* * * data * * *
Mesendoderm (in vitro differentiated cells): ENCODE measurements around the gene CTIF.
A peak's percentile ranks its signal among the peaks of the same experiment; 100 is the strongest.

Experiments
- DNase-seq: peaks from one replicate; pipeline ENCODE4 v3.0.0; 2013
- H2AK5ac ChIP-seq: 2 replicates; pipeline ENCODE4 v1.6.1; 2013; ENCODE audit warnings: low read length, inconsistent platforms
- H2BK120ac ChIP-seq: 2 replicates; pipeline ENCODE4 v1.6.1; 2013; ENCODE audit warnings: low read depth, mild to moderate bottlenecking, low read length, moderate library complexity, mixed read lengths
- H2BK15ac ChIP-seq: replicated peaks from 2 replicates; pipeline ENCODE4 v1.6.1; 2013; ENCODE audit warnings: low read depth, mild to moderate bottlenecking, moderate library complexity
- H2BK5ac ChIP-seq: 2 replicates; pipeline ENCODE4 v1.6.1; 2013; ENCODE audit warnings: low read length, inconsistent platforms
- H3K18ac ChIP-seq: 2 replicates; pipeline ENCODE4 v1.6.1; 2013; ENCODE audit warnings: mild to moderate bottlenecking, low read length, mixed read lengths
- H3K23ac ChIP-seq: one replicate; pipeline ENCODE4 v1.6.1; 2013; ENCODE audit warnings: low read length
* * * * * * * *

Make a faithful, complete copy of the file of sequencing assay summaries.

Mesendoderm (in vitro differentiated cells): ENCODE measurements around the gene CTIF.
A peak's percentile ranks its signal among the peaks of the same experiment; 100 is the strongest.

Experiments
- DNase-seq: peaks from one replicate; pipeline ENCODE4 v3.0.0; 2013
- H2AK5ac ChIP-seq: 2 replicates; pipeline ENCODE4 v1.6.1; 2013; ENCODE audit warnings: low read length, inconsistent platforms
- H2BK120ac ChIP-seq: 2 replicates; pipeline ENCODE4 v1.6.1; 2013; ENCODE audit warnings: low read depth, mild to moderate bottlenecking, low read length, moderate library complexity, mixed read lengths
- H2BK15ac ChIP-seq: replicated peaks from 2 replicates; pipeline ENCODE4 v1.6.1; 2013; ENCODE audit warnings: low read depth, mild to moderate bottlenecking, moderate library complexity
- H2BK5ac ChIP-seq: 2 replicates; pipeline ENCODE4 v1.6.1; 2013; ENCODE audit warnings: low read length, inconsistent platforms
- H3K18ac ChIP-seq: 2 replicates; pipeline ENCODE4 v1.6.1; 2013; ENCODE audit warnings: mild to moderate bottlenecking, low read length, mixed read lengths
- H3K23ac ChIP-seq: one replicate; pipeline ENCODE4 v1.6.1; 2013; ENCODE audit warnings: low read length